How has climate change been understood as a problem and issue to be governed? What types of processes are required to make climate change amenable for intervention and regulation? A recently published article, ‘Rendering Climate Change Governable in the Least Developed Countries: Policy Narrative and Expert Technologies in Cambodia’, analyses the mechanisms through which climate change is made governable in the context of Cambodia. The article is part of the RECLAIM research project and has been written by Mira Käkönen, Louis Lebel, Kamilla Karhunmaa, Va Dany and Thoun Try. It was published as part of a special issue on the politics of knowledge in development in Forum for Development Studies. For copies of the article, please contact Kamilla Karhunmaa directly (kamilla.karhunmaa [at] utu.fi). Some of the key points of the article are presented below.
Expert-led, apolitical framings of climate change have been pronounced in the global arena of climate change policy and practice, which in turn has influenced the policy approaches to climate change. In the article, we examine how policy narratives and expert technologies influence the governability of climate change. Policy narratives are tools through which abstract ideas are translated into governable and implementable concepts. Typically, policy narratives involve simplifications of the problem at hand. In the context of climate change, concepts such as ‘climate compatible development’ have been employed to temper the tensions between climate change and economic growth on the one hand, and the global North and South on the other. Such concepts focus on the production of multiple benefits in development, adaptation and mitigation, while drawing attention away from the discussion on trade-offs and tensions. The technical dimensions of climate change mitigation and adaptation have also been strongly emphasized in discussions on how to respond to climate change. The use of expert technologies tends to depoliticize issues which are not neutral, but in effect adopt specific ways of looking at vulnerability and values. The combination of policy narratives and expert technologies is potent in helping to depoliticize climate change. On the one hand, policy narratives stabilize political tensions and render climate policies as questions of technical expertise, while on the other hand technical tools provide the scaffolding upon which policy justifications are made.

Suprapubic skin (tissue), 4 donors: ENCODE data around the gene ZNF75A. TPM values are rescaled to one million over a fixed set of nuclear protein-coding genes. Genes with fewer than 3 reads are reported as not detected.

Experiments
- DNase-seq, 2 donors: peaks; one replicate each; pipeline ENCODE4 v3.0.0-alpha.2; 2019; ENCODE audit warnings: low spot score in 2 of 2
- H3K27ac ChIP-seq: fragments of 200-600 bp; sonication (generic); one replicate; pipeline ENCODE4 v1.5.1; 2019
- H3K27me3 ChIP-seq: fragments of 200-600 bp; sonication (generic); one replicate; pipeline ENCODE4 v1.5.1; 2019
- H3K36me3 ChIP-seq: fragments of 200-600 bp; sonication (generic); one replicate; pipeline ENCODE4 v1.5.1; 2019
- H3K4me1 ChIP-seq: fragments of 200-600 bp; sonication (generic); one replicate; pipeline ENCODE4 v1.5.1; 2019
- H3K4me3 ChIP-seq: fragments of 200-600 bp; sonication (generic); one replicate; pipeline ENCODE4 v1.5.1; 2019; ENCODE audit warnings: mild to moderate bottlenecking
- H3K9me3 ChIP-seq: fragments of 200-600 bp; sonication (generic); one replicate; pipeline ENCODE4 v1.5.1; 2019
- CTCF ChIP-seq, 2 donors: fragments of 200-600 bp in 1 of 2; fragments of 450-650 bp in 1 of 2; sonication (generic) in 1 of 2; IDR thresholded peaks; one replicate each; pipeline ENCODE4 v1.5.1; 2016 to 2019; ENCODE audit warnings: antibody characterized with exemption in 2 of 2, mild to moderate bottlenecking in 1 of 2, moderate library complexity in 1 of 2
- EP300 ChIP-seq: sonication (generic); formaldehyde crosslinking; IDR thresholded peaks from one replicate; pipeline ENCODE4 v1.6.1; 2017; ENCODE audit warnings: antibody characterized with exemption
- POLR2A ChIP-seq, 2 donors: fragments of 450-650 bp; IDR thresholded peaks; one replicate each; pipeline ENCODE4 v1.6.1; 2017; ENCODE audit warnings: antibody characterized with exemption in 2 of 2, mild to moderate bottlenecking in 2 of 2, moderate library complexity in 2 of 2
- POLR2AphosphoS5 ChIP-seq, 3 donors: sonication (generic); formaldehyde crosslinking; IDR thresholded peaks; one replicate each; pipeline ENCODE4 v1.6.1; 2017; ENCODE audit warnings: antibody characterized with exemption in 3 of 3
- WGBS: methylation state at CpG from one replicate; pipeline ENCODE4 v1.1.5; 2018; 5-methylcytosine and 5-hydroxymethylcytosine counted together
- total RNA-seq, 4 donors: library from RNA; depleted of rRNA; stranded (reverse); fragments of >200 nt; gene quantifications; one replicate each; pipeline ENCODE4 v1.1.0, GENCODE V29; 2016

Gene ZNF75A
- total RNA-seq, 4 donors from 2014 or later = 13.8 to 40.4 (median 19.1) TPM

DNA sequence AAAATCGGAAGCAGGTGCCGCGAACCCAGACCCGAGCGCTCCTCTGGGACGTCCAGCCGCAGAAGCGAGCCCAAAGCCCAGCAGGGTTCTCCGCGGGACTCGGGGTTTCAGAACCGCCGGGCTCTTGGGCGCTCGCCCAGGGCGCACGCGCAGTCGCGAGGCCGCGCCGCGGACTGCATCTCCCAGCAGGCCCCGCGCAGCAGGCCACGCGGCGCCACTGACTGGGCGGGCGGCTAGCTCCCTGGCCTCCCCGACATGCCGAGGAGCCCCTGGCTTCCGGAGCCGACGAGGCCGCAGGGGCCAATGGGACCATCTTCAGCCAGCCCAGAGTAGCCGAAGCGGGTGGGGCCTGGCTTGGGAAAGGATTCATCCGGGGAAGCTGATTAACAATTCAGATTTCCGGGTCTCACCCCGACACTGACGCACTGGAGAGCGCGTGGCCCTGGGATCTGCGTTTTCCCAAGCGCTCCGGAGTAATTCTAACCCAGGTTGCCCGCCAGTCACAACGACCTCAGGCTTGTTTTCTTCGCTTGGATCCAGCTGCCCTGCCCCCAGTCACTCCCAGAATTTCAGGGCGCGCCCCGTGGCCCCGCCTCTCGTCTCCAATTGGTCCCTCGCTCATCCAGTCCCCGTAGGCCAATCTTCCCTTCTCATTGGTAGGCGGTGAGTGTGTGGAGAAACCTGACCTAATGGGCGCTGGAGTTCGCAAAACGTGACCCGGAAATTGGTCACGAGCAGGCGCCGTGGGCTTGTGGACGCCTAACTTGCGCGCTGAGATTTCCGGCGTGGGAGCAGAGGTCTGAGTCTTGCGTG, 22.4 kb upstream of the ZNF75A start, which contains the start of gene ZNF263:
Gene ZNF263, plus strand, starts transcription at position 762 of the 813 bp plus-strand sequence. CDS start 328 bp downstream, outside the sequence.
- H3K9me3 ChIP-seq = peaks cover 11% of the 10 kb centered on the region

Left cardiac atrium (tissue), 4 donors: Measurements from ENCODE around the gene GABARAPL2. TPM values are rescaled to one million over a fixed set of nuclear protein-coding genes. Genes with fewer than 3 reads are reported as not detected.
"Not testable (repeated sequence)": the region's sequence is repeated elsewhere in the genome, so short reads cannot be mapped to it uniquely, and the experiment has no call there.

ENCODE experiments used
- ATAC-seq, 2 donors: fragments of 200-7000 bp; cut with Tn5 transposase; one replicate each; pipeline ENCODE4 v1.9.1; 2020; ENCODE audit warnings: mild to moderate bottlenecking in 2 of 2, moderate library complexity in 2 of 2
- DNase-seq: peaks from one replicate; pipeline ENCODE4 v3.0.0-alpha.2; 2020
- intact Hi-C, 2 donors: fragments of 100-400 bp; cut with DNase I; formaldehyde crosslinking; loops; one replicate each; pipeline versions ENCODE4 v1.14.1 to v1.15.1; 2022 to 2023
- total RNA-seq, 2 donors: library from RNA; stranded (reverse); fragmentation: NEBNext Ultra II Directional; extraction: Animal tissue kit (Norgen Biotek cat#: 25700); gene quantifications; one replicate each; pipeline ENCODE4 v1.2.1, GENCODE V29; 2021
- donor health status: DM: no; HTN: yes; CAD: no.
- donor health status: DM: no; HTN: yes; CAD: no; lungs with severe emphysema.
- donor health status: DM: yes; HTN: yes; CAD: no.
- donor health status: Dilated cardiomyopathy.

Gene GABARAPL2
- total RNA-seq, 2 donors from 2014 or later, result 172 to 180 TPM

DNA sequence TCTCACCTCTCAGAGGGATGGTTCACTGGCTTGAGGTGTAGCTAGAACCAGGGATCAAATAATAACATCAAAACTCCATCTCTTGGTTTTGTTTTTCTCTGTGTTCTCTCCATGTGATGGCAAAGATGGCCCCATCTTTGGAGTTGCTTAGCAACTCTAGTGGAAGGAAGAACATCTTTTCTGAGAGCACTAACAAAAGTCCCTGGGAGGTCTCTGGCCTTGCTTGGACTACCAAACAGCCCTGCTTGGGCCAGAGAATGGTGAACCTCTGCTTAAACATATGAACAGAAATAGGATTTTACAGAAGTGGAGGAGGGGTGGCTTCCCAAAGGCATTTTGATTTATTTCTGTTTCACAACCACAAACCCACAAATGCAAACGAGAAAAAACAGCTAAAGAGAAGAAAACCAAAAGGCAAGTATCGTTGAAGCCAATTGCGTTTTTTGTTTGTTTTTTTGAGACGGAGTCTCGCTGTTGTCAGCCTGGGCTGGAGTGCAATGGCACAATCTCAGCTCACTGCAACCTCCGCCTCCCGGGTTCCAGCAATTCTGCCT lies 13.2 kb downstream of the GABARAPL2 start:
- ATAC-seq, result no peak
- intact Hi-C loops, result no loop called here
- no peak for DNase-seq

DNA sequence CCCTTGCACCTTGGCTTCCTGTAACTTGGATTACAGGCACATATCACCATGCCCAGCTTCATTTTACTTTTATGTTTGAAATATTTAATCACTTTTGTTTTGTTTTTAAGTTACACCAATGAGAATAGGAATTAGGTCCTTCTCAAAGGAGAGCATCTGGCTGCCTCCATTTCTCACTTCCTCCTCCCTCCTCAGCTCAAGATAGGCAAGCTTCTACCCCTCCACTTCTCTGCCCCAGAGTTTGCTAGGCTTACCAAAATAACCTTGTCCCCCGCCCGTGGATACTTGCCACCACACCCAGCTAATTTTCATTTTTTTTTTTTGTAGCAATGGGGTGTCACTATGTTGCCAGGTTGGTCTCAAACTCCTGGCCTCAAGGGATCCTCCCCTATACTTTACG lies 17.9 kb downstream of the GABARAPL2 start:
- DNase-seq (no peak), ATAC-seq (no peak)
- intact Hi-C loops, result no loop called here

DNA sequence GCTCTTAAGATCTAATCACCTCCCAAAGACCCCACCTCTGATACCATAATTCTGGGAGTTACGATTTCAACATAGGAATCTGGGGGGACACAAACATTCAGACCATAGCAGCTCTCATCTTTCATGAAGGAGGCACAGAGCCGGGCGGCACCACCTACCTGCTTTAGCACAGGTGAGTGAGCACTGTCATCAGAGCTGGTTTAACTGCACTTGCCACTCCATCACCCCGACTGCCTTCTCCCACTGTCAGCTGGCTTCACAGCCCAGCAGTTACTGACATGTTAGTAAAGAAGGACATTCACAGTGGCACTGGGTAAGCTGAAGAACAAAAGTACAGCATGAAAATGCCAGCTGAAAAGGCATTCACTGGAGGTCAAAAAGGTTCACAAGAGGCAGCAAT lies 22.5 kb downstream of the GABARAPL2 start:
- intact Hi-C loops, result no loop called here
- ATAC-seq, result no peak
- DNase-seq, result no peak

We present three key findings from an analysis of policy narratives and expert technologies in Cambodia. First, policy narratives have been an important driver of the shifting rationalities of government with respect to adaptation and mitigation. In Cambodia, the policy narratives of donors have dominated and policy measures have been largely dependent on existing international incentives and structures developed to support low-carbon development. Second, most responses to climate change have been framed in technical terms that draw on expert knowledge, tools and technology. Mitigation is viewed through the currency of carbon credits and for example the CDM, whereas adaptation is viewed through the lens of impact and vulnerability assessments. Third, the combination of donor-driven policy narratives and expert technologies depoliticizes climate change, rendering it more easily governable through normal bureaucratic planning processes. As a consequence, Cambodian climate policies seem to be in a low-conflict and strong consensus arena while some key political economy processes, such as agrarian tensions and land-based struggles, are absent from the discussion. These can, however, be some of the main challenges in building resilience and adaptability in the face of climate change. Simplistic policy narratives coupled with a reliance on expert technologies may create more problems than they solve through supporting managerial approaches to policy and ignoring trade-offs, costs and the interests of key stakeholders.